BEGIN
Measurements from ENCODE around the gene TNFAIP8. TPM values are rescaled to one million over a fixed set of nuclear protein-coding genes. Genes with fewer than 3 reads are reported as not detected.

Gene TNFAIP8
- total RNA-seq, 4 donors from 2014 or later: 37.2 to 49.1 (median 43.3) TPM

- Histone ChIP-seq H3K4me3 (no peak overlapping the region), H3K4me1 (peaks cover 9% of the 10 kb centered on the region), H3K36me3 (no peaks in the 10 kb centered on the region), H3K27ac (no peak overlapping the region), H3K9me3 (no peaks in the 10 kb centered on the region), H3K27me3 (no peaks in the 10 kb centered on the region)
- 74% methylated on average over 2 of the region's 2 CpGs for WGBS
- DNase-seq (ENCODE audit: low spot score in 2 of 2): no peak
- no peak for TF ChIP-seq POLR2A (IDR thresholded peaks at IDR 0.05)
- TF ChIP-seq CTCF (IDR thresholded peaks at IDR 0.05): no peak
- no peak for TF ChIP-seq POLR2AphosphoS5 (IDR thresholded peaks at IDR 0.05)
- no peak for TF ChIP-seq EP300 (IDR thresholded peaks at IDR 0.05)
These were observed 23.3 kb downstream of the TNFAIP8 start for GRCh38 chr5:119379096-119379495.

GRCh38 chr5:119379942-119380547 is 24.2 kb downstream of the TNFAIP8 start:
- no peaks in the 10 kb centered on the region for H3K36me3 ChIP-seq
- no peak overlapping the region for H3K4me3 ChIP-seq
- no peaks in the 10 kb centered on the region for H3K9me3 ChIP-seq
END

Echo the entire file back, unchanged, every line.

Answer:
Measurements from ENCODE around the gene TNFAIP8. TPM values are rescaled to one million over a fixed set of nuclear protein-coding genes. Genes with fewer than 3 reads are reported as not detected.

Gene TNFAIP8
- total RNA-seq, 4 donors from 2014 or later: 37.2 to 49.1 (median 43.3) TPM

- Histone ChIP-seq H3K4me3 (no peak overlapping the region), H3K4me1 (peaks cover 9% of the 10 kb centered on the region), H3K36me3 (no peaks in the 10 kb centered on the region), H3K27ac (no peak overlapping the region), H3K9me3 (no peaks in the 10 kb centered on the region), H3K27me3 (no peaks in the 10 kb centered on the region)
- 74% methylated on average over 2 of the region's 2 CpGs for WGBS
- DNase-seq (ENCODE audit: low spot score in 2 of 2): no peak
- no peak for TF ChIP-seq POLR2A (IDR thresholded peaks at IDR 0.05)
- TF ChIP-seq CTCF (IDR thresholded peaks at IDR 0.05): no peak
- no peak for TF ChIP-seq POLR2AphosphoS5 (IDR thresholded peaks at IDR 0.05)
- no peak for TF ChIP-seq EP300 (IDR thresholded peaks at IDR 0.05)
These were observed 23.3 kb downstream of the TNFAIP8 start for GRCh38 chr5:119379096-119379495.

GRCh38 chr5:119379942-119380547 is 24.2 kb downstream of the TNFAIP8 start:
- no peaks in the 10 kb centered on the region for H3K36me3 ChIP-seq
- no peak overlapping the region for H3K4me3 ChIP-seq
- no peaks in the 10 kb centered on the region for H3K9me3 ChIP-seq